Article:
O'Reilly Book Excerpts: Java Swing, 2nd Edition
Java Swing: Menus and Toolbars, Part 3by Robert Eckstein, Marc Loy, Dave Wood, James Elliott, Brian Cole
In part three in this book excerpt series on Swing menus and toolbars from Java Swing, 2nd Edition, learn about the
The JMenuItem Class
Before discussing menus, we should introduce the
JMenuItem class. Figure 14-6 shows the class diagram for the
JMenuItem class diagram
JMenuItem serves as a wrapper for strings and images to be used as elements in a menu. The
JMenuItem class is essentially a specialized button and extends the
AbstractButton class. Its behavior, however, is somewhat different from standalone buttons. When the mouse pointer is dragged over a menu item, Swing considers the menu item to be selected. If the user releases the mouse button while over the menu item, it is considered to be chosen and should perform its action.
There is an unfortunate conflict in terminology here. Swing considers a menu item selected when the mouse moves over it, as updated by the
MenuSelectionManager and classes that implement the
MenuElement interface. On the other hand, Swing considers a button selected when it remains in one of two persistent states, such as a checkbox button remaining in the checked state until clicked again. So when a menu item is selected, its button model is really armed. Conversely, when a menu item is deselected, its button model is disarmed. Finally, when the user releases the mouse button over the menu item, the button is considered to be clicked, and the
doClick( ) method is invoked.
Menu Item Shortcuts
Menu items can take both keyboard accelerators and (on some platforms) mnemonics. Mnemonics are an artifact of buttons; they appear as a single underline below the character that represents the shortcut. Keyboard accelerators, on the other hand, are inherited from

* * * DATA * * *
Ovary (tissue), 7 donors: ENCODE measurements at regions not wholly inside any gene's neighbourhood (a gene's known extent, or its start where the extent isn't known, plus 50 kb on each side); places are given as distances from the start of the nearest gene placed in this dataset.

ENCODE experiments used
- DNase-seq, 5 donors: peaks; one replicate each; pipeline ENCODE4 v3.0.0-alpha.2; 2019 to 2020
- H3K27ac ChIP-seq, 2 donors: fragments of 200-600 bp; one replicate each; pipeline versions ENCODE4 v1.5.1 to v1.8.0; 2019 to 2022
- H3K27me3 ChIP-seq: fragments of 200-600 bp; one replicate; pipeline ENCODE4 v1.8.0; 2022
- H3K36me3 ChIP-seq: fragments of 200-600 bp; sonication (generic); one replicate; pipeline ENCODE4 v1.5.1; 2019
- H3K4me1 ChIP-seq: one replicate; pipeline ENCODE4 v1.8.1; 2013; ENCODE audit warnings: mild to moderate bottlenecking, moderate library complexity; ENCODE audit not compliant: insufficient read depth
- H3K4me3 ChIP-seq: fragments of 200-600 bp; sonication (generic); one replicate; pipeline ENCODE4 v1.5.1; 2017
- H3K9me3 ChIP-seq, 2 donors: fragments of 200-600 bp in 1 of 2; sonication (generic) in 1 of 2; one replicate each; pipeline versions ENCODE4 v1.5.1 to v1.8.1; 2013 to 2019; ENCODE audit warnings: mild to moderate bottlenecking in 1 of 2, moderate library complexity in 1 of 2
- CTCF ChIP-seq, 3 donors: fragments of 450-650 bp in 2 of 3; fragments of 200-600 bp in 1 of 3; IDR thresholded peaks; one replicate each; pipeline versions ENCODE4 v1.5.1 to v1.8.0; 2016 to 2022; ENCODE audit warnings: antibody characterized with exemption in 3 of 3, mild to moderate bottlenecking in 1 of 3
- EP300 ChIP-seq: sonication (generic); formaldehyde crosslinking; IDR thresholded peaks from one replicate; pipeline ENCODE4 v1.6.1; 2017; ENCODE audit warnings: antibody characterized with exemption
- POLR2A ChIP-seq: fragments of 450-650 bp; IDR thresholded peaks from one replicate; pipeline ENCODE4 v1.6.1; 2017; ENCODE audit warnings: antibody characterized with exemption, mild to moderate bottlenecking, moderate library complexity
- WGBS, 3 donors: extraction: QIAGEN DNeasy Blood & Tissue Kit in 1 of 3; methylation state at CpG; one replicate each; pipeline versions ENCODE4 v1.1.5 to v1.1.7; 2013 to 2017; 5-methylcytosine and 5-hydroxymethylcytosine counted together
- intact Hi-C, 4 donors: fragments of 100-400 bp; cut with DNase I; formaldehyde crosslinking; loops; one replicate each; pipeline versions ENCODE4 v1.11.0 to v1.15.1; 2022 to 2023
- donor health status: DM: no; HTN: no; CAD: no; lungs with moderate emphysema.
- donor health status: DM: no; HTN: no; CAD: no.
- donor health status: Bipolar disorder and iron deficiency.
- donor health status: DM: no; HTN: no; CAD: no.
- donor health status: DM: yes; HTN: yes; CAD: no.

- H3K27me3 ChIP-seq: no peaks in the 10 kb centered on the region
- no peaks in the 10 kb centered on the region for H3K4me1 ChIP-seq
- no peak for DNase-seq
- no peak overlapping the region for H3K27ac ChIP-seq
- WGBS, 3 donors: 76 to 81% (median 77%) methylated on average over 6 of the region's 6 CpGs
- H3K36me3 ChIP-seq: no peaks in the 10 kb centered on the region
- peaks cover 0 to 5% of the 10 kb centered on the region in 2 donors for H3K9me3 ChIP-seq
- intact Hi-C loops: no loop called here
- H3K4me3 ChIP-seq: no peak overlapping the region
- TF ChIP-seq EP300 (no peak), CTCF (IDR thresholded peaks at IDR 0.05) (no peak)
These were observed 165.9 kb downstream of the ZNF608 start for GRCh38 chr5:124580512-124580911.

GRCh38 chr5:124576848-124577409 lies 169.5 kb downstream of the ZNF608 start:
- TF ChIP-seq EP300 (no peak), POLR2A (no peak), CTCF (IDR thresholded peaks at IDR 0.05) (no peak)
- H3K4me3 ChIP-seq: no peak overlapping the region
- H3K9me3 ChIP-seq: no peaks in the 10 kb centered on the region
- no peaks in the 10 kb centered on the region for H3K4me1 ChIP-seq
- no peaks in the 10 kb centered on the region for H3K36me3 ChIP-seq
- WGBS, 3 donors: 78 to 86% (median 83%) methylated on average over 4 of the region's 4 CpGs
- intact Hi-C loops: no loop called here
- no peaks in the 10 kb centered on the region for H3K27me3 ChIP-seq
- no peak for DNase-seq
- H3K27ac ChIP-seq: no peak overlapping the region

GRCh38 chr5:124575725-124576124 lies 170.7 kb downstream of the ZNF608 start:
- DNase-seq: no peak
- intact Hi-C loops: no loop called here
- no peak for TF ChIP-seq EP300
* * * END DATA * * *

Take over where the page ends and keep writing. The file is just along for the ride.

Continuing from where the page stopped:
JComponent. With menu items, they have the unique side effect of appearing in the menu item. (Their exact appearance and location is up to the L&F.) Figure 14-7 shows both mnemonics and keyboard accelerators.
Figure 14-7. Mnemonics and keyboard accelerators
Keyboard accelerators and mnemonics perform the same function: users can abbreviate common GUI actions with keystrokes. However, a mnemonic can be activated only when the button (or menu item) it represents is visible on the screen. Menu item keyboard accelerators can be invoked any time the application has the focus-- whether the menu item is visible or not. Also, as noted, accelerators work on all platforms and all L&Fs while mnemonics are less universal. Menus may be assigned both at once.
Let's look at programming both cases. Keyboard accelerators typically use a variety of keystrokes: function keys, command keys, or an alphanumeric key in combination with one or more modifiers (e.g., Shift, Ctrl, or Alt). All of these key combinations can be represented by the
javax.swing.KeyStroke class, but only some of them are appropriate for the platform and L&F in use. Hence, you can assign a keyboard accelerator to a menu item by setting its
accelerator property with a
KeyStroke object configured using the default toolkit's
menuShortcutKeyMask property, as follows: